I’m a huge fan of ecumenism. I lived in a Muslim country for more than three years, back in my twenties. And I now live in a major U.S. city that includes people of every faith and culture. I consider it a Christian virtue to respect the feelings, philosophies, and beliefs of others, no matter how they differ from my own. It’s clear that, as we respect one another, we build the power among us to effect good change in the world. People who try to live by a set of sacred beliefs will indeed find much in common with others who strive to do the same.
However, in our drive to find what we hold in common with other faiths, sometimes we Christians downplay what is crucial to our own. Last week was Easter week. Easter celebrates an event that created the Christian church: the resurrection of Jesus of Nazareth. This is a defining belief of the Christian faith—even though the church contains within its countless bodies of believers numerous variations on the belief in resurrection.
Please allow me to become a bit theological in this week’s posts, as I try to clarify what it means to believe in, not only the Resurrection, but also in resurrection.
First of all, we believe that Jesus of Nazareth was crucified by the Roman military in charge of Palestine at the time. He died and was buried in a tomb already owned by Joseph of Arimathea, who at least sympathized with Jesus and was possibly a follower of Jesus. Jesus’ burial was witnessed by people, including several women who stayed as close as they could while all this was happening. When those same women found the tomb empty three days later, their first response was fear and great distress—imagine how you would feel if the mortuary misplaced the body of your loved one.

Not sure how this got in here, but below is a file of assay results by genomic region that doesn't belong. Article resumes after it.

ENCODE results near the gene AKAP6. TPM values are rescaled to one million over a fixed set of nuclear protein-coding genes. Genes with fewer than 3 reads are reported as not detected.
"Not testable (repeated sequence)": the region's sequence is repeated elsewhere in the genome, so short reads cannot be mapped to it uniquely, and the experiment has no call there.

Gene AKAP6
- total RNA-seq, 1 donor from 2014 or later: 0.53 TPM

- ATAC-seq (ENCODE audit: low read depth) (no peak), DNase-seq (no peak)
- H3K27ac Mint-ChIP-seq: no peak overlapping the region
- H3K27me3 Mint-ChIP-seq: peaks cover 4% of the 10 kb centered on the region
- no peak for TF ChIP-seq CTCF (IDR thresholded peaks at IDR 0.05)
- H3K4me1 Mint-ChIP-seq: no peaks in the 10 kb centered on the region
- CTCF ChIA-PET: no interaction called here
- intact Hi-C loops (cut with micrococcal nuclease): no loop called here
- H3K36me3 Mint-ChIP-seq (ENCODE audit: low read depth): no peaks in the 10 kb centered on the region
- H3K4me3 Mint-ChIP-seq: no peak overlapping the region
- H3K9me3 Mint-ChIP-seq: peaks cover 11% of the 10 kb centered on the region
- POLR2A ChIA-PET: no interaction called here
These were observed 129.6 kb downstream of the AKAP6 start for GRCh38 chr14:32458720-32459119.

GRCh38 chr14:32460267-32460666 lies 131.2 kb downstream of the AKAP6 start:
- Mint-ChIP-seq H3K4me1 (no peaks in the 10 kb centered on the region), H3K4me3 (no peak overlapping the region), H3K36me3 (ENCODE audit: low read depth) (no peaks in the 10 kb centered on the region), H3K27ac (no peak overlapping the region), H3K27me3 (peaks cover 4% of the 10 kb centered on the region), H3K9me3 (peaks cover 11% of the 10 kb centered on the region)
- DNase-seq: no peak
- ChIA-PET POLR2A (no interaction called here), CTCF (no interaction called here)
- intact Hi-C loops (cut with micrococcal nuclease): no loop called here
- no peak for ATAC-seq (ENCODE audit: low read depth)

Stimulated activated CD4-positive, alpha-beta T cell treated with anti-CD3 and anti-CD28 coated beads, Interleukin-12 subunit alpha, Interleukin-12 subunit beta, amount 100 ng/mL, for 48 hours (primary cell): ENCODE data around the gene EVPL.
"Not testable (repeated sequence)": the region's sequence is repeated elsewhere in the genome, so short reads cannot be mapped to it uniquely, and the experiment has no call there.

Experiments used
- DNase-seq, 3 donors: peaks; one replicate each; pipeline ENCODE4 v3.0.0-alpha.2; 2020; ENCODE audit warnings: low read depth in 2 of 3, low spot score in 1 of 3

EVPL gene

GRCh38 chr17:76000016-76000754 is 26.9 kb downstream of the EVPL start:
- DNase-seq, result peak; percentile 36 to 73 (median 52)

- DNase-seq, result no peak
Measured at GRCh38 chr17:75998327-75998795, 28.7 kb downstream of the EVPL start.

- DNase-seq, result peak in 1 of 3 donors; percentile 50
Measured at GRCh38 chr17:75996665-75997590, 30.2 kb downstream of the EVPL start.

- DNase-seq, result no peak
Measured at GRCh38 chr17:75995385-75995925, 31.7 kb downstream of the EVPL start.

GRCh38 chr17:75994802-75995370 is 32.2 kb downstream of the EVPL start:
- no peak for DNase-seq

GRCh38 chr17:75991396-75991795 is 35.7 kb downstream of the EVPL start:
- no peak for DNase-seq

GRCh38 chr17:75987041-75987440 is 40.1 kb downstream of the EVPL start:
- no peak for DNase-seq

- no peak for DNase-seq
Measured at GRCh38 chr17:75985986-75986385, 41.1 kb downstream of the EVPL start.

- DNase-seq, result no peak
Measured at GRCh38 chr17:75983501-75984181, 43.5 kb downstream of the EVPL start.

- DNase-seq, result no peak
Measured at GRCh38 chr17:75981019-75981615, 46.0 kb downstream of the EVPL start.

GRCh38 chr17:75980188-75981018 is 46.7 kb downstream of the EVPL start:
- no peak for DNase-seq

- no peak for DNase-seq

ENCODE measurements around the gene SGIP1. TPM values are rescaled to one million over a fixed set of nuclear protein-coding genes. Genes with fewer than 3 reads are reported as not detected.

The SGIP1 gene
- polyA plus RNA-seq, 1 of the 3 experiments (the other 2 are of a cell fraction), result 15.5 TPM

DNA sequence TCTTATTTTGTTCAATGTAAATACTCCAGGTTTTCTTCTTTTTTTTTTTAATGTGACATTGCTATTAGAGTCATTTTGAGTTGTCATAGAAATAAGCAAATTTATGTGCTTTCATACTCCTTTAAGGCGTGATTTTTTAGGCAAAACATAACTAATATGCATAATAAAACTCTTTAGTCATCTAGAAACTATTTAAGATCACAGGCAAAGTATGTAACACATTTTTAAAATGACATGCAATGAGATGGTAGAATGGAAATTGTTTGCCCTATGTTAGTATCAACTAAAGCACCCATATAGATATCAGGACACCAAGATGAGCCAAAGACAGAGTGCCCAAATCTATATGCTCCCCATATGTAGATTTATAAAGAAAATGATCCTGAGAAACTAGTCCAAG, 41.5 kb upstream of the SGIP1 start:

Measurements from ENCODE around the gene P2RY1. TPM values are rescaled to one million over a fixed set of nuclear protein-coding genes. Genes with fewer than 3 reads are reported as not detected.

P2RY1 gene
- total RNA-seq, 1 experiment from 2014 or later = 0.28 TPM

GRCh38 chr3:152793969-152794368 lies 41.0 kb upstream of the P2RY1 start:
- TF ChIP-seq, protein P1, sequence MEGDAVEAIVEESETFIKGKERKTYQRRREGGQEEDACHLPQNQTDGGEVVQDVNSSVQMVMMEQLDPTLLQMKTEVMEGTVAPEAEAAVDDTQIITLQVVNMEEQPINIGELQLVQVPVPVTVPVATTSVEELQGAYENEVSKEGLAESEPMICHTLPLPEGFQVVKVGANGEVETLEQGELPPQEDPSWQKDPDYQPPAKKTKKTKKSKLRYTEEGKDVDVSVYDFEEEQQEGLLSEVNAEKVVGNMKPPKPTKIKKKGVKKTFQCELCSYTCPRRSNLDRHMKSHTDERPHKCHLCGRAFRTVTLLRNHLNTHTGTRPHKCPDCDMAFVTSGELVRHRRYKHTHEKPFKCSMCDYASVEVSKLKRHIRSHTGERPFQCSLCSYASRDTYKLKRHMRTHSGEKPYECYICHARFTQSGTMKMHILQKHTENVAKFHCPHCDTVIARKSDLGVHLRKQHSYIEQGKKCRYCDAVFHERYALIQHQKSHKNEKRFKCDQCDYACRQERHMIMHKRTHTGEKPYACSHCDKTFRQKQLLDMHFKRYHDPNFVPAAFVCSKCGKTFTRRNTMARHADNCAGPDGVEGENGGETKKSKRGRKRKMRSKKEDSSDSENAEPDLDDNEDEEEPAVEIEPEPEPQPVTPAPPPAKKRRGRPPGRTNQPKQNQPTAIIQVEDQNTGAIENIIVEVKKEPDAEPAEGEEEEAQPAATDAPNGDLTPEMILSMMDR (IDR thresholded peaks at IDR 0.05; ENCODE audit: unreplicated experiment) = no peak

Then the appearances began; Scripture references to those are listed in last week’s post.
From the Catechism of the Catholic Church we read this summary:
Everything that happened during those Paschal days involves each of the apostles—and Peter in particular—in the building of the new era begun on Easter morning. As witnesses of the Risen One, they remain the foundation stones of his Church. The faith of the first community of believers is based on the witness of concrete men known to the Christians and for the most part still living among them. Peter and the Twelve are the primary “witnesses to his Resurrection,” but they are not the only ones—Paul speaks clearly of more than five hundred persons to whom Jesus appeared on a single occasion and also of James and of all the apostles. (#642)
Jesus of Nazareth conquered death by the power of God. This event is at the heart of the Christian faith.
On Wednesday, we’ll see what this implies about the rest of us.